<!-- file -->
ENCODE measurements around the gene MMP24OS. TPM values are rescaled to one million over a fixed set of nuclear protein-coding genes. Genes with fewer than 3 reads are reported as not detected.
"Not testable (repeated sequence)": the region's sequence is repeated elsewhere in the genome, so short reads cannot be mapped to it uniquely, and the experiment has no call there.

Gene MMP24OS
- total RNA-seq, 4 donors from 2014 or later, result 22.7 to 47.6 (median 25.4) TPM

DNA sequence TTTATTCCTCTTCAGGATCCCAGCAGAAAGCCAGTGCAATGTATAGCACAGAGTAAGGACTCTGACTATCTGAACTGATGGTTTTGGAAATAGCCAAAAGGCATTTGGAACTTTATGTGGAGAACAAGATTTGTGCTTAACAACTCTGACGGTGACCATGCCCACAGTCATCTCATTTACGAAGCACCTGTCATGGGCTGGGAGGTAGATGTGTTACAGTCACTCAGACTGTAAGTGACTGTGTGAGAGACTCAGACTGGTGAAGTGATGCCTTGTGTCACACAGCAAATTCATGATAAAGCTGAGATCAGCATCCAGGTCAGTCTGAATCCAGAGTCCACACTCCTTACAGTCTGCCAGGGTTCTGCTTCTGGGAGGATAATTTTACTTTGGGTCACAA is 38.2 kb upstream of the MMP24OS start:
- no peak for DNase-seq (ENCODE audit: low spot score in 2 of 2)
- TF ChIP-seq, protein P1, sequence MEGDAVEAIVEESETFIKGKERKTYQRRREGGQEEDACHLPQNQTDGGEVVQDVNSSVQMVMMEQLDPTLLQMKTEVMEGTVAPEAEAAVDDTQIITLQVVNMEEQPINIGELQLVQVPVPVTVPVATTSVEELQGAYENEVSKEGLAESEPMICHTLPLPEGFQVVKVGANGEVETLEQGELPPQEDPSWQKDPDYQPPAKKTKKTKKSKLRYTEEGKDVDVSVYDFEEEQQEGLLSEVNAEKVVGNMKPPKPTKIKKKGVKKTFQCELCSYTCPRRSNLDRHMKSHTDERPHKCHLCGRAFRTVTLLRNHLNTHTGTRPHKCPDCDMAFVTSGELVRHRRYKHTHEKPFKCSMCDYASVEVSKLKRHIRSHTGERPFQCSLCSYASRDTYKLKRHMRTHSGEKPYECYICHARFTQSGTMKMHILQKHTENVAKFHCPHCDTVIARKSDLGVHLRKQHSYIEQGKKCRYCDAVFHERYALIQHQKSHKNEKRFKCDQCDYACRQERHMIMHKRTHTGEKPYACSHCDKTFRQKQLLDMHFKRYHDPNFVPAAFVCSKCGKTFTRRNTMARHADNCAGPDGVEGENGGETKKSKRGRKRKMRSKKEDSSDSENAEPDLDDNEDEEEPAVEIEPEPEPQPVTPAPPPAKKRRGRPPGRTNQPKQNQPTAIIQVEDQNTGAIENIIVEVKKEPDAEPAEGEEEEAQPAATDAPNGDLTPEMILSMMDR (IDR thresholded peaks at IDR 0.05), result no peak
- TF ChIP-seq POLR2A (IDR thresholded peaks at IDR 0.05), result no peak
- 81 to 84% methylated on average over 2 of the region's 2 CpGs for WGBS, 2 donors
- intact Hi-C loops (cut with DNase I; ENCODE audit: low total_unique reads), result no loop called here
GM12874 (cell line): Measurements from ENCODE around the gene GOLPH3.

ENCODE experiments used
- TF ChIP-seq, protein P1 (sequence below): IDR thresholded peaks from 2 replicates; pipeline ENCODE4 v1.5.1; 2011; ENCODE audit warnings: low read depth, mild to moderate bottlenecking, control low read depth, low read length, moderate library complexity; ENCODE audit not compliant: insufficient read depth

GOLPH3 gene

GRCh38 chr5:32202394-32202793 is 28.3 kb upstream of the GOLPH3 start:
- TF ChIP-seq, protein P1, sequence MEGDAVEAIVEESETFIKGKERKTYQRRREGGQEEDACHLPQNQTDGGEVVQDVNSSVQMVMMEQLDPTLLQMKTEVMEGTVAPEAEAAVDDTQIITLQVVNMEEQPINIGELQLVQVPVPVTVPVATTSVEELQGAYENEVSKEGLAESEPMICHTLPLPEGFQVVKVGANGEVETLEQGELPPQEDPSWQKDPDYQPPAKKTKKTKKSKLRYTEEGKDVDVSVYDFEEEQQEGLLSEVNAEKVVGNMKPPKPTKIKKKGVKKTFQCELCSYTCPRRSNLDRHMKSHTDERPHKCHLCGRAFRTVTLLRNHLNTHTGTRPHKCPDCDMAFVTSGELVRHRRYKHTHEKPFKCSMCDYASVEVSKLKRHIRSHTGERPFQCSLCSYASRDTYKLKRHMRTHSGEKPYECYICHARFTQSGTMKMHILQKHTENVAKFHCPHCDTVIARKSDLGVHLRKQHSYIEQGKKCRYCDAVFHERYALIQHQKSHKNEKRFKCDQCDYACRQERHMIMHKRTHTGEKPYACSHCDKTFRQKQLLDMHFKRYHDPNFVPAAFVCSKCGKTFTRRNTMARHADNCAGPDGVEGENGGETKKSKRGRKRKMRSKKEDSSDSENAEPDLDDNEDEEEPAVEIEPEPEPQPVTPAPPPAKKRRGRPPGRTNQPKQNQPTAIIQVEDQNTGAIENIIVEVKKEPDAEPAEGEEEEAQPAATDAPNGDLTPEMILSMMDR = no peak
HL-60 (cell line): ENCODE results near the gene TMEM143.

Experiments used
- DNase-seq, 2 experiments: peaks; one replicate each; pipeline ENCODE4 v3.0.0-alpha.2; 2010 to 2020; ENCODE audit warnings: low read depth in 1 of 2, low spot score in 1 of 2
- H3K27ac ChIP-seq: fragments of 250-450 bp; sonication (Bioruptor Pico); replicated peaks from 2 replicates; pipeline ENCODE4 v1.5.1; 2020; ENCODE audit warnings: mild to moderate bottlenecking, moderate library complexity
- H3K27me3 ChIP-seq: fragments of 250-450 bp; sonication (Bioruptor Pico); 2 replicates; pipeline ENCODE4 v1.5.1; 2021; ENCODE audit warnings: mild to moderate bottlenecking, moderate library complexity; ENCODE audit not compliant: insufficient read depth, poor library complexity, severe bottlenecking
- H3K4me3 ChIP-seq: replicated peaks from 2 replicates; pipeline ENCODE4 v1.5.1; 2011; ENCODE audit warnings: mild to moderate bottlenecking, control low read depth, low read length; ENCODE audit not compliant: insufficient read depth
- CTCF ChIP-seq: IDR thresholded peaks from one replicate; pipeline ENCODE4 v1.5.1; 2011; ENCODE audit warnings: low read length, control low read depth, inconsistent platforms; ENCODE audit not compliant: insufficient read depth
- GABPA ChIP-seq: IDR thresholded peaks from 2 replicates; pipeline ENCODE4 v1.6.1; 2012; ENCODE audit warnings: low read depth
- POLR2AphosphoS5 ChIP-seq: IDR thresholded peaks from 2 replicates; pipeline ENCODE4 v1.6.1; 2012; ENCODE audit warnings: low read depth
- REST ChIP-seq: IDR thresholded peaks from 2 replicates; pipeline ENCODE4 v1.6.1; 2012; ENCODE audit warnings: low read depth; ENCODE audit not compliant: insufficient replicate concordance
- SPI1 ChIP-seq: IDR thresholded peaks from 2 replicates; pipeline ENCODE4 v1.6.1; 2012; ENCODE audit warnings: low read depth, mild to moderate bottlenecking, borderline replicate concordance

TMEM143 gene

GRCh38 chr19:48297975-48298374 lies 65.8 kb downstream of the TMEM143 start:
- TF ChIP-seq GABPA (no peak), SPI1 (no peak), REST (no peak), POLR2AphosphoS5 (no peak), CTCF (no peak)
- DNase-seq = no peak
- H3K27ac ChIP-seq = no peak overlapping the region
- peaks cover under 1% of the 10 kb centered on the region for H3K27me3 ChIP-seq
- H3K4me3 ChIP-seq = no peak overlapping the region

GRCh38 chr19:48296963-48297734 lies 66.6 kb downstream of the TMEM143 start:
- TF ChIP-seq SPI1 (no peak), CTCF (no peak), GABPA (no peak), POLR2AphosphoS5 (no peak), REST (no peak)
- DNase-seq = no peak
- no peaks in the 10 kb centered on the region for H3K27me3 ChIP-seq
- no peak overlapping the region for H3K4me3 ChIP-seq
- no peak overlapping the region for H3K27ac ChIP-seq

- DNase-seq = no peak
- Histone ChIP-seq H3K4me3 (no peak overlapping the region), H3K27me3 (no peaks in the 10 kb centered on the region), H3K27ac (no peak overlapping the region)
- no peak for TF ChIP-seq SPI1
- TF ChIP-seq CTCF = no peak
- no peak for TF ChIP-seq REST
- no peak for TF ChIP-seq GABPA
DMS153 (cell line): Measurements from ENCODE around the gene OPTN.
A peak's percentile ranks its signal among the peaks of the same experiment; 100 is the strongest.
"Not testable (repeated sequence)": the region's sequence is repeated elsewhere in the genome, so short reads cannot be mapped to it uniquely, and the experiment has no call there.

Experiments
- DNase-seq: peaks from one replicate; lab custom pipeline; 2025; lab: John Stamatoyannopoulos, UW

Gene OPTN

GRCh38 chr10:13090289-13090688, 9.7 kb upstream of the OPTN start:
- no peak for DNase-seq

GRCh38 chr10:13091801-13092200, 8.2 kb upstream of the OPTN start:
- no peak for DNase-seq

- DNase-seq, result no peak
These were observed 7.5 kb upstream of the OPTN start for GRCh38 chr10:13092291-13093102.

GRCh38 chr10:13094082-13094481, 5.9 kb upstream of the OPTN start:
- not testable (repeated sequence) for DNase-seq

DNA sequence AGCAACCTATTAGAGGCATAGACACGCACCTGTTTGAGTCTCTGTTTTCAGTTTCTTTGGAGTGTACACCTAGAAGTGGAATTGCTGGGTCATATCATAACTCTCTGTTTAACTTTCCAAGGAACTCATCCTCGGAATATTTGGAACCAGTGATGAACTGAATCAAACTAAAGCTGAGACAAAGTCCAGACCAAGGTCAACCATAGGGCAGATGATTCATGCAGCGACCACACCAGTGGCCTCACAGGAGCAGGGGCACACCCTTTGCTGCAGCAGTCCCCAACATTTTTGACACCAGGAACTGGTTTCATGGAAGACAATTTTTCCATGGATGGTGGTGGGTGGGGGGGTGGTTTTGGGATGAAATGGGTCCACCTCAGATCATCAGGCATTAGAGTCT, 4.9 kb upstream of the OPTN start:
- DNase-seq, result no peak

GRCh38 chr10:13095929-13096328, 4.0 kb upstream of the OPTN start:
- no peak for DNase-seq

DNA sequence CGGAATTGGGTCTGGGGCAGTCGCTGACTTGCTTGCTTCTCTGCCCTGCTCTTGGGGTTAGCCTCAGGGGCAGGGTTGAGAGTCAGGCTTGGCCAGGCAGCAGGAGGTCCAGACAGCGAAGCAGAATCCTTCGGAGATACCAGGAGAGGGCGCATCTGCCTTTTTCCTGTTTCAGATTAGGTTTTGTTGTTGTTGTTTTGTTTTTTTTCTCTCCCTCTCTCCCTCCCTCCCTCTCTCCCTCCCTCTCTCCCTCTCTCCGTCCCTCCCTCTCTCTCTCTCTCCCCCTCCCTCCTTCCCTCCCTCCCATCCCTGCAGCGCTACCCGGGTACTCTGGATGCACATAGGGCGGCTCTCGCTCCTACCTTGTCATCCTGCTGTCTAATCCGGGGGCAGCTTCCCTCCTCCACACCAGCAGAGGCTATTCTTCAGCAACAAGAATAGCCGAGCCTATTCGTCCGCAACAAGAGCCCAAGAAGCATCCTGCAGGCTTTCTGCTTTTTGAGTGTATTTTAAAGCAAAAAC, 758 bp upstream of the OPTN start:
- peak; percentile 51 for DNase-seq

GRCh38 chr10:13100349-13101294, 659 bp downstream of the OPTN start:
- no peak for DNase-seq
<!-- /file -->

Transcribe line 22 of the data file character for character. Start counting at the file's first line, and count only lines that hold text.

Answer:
- H3K4me3 ChIP-seq: replicated peaks from 2 replicates; pipeline ENCODE4 v1.5.1; 2011; ENCODE audit warnings: mild to moderate bottlenecking, control low read depth, low read length; ENCODE audit not compliant: insufficient read depth